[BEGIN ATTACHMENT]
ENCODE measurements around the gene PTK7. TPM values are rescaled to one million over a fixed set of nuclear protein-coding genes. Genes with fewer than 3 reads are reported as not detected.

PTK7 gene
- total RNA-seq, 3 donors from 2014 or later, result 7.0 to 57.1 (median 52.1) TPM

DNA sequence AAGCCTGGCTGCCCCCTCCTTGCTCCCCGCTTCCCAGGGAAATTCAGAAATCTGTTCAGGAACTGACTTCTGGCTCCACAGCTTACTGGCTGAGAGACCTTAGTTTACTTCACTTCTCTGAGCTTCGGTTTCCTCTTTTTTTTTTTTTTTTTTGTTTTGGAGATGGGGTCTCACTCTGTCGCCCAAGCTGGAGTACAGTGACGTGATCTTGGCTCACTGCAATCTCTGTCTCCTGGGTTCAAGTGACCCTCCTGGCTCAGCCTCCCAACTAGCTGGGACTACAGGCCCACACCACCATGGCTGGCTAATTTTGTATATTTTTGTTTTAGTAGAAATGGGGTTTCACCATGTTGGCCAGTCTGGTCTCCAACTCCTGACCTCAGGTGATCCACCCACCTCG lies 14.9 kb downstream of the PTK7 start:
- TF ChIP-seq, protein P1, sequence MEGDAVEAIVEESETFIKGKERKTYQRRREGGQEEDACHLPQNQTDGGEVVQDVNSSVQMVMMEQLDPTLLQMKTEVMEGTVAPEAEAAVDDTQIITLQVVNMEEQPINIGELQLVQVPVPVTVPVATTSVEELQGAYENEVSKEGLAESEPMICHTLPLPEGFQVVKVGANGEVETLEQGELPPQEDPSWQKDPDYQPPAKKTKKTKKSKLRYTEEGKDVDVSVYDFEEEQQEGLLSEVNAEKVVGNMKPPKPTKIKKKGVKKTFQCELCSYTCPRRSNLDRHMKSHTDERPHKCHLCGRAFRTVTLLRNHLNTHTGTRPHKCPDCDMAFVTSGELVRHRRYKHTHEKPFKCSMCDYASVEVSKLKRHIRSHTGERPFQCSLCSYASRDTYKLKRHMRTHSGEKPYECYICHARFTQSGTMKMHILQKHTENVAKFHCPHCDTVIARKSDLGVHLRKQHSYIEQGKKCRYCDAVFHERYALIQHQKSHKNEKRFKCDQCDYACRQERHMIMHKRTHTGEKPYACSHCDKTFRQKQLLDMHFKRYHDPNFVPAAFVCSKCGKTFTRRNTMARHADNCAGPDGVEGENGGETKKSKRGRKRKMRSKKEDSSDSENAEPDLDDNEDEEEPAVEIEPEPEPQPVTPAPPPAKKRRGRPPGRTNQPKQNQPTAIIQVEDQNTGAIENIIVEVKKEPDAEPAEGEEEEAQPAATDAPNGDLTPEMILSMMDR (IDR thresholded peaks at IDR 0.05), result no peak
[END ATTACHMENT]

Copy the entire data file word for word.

ENCODE measurements around the gene PTK7. TPM values are rescaled to one million over a fixed set of nuclear protein-coding genes. Genes with fewer than 3 reads are reported as not detected.

PTK7 gene
- total RNA-seq, 3 donors from 2014 or later, result 7.0 to 57.1 (median 52.1) TPM

DNA sequence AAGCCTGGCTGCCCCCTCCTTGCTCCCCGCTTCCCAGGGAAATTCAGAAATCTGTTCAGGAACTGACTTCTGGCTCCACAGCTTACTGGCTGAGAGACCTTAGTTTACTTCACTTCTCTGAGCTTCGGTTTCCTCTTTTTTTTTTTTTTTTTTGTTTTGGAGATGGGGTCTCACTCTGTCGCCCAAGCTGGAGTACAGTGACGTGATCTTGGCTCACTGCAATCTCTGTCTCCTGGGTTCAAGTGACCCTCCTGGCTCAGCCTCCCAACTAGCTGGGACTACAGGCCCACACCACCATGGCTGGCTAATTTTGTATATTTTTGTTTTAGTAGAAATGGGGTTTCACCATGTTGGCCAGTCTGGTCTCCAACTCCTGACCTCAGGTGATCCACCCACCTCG lies 14.9 kb downstream of the PTK7 start:
- TF ChIP-seq, protein P1, sequence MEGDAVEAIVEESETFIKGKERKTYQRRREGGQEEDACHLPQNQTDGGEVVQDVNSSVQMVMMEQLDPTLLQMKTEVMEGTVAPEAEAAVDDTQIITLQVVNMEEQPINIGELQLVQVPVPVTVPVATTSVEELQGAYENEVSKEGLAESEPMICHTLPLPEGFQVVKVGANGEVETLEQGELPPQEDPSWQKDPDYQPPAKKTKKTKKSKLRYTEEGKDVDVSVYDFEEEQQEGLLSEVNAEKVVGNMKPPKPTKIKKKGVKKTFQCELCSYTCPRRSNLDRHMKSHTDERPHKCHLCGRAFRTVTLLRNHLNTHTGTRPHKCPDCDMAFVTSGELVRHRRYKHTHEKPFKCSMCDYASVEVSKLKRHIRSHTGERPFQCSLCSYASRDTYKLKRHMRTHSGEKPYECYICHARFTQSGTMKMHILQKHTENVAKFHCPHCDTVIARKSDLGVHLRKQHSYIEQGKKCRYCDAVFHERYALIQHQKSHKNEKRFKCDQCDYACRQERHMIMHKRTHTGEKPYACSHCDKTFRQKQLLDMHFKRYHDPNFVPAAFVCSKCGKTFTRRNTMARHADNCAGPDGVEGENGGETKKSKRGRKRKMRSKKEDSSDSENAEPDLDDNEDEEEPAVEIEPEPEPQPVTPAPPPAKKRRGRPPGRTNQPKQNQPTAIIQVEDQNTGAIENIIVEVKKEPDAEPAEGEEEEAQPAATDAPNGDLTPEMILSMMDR (IDR thresholded peaks at IDR 0.05), result no peak